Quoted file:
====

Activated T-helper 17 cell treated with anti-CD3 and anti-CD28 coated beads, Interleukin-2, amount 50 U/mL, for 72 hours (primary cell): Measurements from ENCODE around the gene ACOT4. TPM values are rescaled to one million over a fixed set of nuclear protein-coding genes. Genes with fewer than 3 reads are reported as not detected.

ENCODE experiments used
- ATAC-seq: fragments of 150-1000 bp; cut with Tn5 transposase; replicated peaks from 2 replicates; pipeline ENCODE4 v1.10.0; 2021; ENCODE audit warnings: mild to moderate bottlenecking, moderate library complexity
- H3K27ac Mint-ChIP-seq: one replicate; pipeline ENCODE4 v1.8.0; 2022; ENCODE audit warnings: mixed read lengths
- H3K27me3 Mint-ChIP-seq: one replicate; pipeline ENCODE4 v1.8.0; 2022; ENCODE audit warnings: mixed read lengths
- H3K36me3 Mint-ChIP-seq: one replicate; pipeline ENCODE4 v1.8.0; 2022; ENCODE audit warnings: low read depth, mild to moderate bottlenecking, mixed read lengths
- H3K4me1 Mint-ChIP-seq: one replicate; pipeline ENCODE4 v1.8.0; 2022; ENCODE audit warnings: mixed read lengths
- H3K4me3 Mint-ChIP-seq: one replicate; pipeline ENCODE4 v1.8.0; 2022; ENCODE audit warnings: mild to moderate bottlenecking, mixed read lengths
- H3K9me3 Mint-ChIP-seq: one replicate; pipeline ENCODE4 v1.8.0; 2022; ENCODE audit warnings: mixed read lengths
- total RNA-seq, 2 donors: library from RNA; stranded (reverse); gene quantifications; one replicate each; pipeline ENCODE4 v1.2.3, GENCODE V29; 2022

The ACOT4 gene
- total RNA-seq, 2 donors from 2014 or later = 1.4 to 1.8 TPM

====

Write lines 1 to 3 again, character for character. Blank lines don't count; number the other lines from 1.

Activated T-helper 17 cell treated with anti-CD3 and anti-CD28 coated beads, Interleukin-2, amount 50 U/mL, for 72 hours (primary cell): Measurements from ENCODE around the gene ACOT4. TPM values are rescaled to one million over a fixed set of nuclear protein-coding genes. Genes with fewer than 3 reads are reported as not detected.

ENCODE experiments used
- ATAC-seq: fragments of 150-1000 bp; cut with Tn5 transposase; replicated peaks from 2 replicates; pipeline ENCODE4 v1.10.0; 2021; ENCODE audit warnings: mild to moderate bottlenecking, moderate library complexity